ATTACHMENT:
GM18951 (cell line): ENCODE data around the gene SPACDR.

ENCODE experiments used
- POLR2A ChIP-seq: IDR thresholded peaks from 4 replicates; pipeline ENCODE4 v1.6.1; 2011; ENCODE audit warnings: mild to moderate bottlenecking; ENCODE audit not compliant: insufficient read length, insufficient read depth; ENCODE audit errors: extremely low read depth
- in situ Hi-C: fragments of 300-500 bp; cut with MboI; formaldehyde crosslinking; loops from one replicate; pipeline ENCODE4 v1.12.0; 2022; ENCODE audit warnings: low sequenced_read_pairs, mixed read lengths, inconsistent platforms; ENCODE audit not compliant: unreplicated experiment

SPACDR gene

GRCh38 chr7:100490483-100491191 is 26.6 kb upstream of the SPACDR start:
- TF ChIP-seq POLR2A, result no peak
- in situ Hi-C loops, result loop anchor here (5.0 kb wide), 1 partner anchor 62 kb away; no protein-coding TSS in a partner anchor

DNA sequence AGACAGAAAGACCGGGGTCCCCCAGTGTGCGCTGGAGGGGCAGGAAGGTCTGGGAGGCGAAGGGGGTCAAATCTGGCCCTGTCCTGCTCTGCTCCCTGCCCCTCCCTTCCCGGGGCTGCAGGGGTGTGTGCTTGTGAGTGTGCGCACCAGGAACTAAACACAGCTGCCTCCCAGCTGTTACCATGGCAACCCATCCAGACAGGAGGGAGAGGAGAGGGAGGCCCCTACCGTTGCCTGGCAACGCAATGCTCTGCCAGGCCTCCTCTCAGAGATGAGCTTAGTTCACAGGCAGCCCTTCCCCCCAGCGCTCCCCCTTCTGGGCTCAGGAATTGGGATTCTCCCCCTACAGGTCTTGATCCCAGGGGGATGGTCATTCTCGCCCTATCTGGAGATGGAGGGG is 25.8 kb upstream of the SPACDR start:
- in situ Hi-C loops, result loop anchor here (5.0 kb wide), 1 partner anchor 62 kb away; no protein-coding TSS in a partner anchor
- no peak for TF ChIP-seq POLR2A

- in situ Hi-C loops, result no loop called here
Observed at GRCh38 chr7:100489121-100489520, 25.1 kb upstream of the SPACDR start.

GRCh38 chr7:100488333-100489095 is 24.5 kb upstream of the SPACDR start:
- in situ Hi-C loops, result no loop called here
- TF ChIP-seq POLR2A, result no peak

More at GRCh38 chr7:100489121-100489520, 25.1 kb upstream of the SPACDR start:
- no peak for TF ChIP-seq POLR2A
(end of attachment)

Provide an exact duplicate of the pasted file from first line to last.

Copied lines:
GM18951 (cell line): ENCODE data around the gene SPACDR.

ENCODE experiments used
- POLR2A ChIP-seq: IDR thresholded peaks from 4 replicates; pipeline ENCODE4 v1.6.1; 2011; ENCODE audit warnings: mild to moderate bottlenecking; ENCODE audit not compliant: insufficient read length, insufficient read depth; ENCODE audit errors: extremely low read depth
- in situ Hi-C: fragments of 300-500 bp; cut with MboI; formaldehyde crosslinking; loops from one replicate; pipeline ENCODE4 v1.12.0; 2022; ENCODE audit warnings: low sequenced_read_pairs, mixed read lengths, inconsistent platforms; ENCODE audit not compliant: unreplicated experiment

SPACDR gene

GRCh38 chr7:100490483-100491191 is 26.6 kb upstream of the SPACDR start:
- TF ChIP-seq POLR2A, result no peak
- in situ Hi-C loops, result loop anchor here (5.0 kb wide), 1 partner anchor 62 kb away; no protein-coding TSS in a partner anchor

DNA sequence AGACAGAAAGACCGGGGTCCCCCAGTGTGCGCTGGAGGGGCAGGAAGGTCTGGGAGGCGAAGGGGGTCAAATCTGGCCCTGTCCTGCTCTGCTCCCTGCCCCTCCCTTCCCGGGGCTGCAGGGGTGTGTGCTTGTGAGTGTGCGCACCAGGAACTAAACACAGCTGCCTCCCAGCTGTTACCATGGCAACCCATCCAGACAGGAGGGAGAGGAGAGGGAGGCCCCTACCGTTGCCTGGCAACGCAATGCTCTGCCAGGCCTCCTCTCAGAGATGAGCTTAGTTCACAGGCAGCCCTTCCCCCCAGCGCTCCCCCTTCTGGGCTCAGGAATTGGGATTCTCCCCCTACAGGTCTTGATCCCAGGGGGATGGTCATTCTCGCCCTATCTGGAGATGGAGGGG is 25.8 kb upstream of the SPACDR start:
- in situ Hi-C loops, result loop anchor here (5.0 kb wide), 1 partner anchor 62 kb away; no protein-coding TSS in a partner anchor
- no peak for TF ChIP-seq POLR2A

- in situ Hi-C loops, result no loop called here
Observed at GRCh38 chr7:100489121-100489520, 25.1 kb upstream of the SPACDR start.

GRCh38 chr7:100488333-100489095 is 24.5 kb upstream of the SPACDR start:
- in situ Hi-C loops, result no loop called here
- TF ChIP-seq POLR2A, result no peak

More at GRCh38 chr7:100489121-100489520, 25.1 kb upstream of the SPACDR start:
- no peak for TF ChIP-seq POLR2A